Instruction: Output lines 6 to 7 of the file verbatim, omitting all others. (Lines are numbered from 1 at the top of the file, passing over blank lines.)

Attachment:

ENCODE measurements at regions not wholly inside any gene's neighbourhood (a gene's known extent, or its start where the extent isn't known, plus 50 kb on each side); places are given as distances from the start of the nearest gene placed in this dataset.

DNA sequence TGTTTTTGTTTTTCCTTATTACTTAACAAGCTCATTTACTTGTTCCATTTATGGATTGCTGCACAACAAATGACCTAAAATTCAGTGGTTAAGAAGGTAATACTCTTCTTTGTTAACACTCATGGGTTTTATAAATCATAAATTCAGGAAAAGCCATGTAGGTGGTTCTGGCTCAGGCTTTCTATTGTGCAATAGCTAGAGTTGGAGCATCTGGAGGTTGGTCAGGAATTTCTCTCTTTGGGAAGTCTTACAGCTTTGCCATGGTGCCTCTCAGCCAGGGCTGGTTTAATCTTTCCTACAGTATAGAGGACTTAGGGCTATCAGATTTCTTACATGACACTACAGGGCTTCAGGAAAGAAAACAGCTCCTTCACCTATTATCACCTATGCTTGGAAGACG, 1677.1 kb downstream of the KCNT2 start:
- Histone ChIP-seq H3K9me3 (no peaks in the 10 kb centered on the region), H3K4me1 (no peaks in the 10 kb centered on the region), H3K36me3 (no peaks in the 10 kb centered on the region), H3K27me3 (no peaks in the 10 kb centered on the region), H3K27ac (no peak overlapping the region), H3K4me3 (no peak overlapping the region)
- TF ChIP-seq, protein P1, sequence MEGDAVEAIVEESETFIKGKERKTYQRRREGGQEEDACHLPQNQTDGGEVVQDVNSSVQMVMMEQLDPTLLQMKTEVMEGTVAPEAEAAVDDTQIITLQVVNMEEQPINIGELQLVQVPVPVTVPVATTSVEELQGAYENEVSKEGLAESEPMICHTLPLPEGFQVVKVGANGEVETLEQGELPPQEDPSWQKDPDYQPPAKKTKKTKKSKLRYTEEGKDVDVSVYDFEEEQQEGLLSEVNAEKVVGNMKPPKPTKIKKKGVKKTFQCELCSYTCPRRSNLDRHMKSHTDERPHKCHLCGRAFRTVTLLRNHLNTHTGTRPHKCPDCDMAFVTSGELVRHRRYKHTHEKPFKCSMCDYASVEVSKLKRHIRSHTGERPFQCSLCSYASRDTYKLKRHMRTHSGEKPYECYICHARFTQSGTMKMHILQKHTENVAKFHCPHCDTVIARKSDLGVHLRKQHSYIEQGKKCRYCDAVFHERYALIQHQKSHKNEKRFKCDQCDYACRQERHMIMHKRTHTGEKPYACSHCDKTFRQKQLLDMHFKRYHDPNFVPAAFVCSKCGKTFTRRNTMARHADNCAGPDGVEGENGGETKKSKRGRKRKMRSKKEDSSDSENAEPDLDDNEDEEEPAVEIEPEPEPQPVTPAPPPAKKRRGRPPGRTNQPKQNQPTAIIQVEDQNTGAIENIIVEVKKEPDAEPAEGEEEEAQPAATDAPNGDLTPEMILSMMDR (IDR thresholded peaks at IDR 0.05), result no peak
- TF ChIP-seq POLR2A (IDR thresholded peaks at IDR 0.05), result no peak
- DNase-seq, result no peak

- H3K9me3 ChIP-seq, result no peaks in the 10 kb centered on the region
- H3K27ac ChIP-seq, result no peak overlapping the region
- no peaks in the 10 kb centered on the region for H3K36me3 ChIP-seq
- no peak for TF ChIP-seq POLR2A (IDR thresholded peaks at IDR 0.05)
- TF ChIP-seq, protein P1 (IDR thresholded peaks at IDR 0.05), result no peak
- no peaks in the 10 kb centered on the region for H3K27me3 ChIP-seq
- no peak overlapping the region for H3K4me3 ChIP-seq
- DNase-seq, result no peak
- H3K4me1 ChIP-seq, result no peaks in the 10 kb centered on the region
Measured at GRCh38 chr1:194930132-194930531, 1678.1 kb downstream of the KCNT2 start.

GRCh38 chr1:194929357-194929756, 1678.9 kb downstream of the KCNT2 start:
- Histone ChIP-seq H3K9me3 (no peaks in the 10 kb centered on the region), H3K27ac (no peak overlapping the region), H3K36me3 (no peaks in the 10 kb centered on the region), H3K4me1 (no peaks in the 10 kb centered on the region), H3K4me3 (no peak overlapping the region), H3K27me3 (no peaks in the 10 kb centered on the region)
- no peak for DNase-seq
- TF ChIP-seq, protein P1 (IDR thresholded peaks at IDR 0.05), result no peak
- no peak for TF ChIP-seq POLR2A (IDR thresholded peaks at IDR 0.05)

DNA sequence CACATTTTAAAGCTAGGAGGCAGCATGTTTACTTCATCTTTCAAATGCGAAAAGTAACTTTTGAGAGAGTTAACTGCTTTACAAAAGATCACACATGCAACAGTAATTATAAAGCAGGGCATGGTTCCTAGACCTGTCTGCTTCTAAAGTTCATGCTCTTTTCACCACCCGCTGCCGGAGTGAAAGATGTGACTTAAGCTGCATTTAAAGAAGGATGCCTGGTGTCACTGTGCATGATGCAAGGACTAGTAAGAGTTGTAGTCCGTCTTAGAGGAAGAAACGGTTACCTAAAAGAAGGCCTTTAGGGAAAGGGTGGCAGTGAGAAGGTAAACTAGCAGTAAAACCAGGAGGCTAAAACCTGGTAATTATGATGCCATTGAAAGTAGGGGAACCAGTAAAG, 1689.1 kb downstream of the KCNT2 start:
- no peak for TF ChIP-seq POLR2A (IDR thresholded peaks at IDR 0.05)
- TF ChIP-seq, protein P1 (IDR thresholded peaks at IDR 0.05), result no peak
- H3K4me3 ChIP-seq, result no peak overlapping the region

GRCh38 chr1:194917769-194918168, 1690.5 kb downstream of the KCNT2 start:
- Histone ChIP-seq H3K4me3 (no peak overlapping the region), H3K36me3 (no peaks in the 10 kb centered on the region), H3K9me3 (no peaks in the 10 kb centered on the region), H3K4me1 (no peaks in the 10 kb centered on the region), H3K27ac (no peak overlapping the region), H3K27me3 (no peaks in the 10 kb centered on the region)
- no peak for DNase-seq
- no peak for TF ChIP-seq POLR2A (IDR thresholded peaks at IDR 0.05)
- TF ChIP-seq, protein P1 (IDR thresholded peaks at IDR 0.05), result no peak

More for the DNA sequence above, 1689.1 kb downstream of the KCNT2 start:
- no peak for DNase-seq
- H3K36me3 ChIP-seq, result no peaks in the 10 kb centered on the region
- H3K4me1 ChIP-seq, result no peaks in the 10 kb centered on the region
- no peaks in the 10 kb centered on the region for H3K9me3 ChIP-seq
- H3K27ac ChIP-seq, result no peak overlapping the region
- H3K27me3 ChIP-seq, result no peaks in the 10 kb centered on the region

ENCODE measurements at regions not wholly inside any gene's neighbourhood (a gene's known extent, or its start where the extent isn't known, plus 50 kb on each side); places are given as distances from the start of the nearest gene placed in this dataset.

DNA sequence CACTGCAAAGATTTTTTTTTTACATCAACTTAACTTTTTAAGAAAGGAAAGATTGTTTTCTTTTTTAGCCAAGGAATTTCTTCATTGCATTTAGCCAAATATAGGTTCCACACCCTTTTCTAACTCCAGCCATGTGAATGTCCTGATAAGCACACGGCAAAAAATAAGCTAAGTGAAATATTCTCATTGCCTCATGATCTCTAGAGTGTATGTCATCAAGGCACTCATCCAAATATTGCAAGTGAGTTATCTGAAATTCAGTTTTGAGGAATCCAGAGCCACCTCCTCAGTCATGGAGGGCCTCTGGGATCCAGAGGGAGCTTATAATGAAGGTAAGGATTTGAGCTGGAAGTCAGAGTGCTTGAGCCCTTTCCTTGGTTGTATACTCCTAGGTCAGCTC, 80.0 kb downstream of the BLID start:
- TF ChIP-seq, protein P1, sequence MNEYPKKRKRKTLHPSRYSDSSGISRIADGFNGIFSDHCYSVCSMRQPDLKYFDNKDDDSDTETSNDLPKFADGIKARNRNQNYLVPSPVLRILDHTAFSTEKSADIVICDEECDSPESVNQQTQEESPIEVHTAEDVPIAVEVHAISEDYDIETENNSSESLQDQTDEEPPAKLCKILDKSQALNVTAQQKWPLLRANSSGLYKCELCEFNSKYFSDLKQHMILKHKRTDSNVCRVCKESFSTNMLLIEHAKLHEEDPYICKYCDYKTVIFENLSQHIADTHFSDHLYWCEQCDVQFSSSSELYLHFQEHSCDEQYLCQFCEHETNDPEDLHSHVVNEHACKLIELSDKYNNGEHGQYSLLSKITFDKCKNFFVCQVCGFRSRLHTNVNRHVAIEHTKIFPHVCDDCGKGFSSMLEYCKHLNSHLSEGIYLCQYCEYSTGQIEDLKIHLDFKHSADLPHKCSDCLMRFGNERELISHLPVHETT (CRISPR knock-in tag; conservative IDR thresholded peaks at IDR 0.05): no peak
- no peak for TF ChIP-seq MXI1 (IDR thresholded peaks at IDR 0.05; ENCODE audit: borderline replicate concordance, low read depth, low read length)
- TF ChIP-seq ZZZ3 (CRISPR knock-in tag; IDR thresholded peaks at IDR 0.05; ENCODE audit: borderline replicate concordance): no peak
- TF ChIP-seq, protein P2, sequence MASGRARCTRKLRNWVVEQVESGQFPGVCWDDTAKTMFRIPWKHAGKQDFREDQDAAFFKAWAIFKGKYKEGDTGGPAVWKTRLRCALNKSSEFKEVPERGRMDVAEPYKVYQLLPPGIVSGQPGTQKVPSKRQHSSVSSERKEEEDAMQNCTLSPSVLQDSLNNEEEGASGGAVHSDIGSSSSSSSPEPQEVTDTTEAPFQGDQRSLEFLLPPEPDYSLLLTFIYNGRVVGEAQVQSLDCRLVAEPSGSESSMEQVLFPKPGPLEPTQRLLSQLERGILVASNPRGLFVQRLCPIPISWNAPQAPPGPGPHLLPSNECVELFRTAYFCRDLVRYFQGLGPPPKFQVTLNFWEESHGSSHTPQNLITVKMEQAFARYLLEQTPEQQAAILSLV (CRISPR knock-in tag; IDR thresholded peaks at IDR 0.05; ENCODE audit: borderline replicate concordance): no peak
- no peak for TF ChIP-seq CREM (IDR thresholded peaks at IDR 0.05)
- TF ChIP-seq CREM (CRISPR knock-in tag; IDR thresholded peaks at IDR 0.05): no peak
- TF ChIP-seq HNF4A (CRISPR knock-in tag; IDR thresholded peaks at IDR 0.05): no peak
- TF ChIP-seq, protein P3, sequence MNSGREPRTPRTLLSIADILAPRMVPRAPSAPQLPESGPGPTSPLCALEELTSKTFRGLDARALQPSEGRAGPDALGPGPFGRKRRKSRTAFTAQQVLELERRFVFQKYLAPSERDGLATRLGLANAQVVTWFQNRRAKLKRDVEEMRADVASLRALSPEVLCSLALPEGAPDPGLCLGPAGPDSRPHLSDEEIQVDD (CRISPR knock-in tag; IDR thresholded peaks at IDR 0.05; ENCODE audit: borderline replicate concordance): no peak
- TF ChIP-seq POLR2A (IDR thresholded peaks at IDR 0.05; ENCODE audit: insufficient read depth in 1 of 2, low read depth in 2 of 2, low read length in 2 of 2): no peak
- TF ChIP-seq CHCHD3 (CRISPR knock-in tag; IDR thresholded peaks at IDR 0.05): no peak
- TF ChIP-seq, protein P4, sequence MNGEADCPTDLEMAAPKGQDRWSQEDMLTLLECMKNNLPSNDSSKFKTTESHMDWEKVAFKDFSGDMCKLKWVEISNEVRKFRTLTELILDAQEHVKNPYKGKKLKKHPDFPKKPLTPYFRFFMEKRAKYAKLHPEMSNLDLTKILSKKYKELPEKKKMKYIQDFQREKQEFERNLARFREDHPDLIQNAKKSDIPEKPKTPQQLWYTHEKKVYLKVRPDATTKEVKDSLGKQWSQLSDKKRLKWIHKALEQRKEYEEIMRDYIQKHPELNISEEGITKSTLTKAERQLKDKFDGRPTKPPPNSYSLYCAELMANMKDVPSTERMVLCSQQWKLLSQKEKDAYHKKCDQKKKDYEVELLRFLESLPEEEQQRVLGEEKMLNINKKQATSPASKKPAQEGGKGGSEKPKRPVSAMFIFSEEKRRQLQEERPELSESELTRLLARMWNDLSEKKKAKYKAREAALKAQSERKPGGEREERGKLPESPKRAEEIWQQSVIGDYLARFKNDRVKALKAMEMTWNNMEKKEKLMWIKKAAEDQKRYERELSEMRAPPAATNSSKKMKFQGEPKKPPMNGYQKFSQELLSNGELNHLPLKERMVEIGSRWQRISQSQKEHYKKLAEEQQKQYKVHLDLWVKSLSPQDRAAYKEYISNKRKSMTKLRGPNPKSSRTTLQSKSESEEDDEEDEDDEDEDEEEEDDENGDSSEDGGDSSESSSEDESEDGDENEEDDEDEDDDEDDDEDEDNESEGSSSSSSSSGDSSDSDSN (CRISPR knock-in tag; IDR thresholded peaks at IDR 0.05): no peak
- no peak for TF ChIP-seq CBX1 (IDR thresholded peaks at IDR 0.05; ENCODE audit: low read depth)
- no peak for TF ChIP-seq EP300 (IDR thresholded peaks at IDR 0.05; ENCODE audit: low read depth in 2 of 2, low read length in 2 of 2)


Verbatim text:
- DNase-seq, result no peak

- H3K9me3 ChIP-seq, result no peaks in the 10 kb centered on the region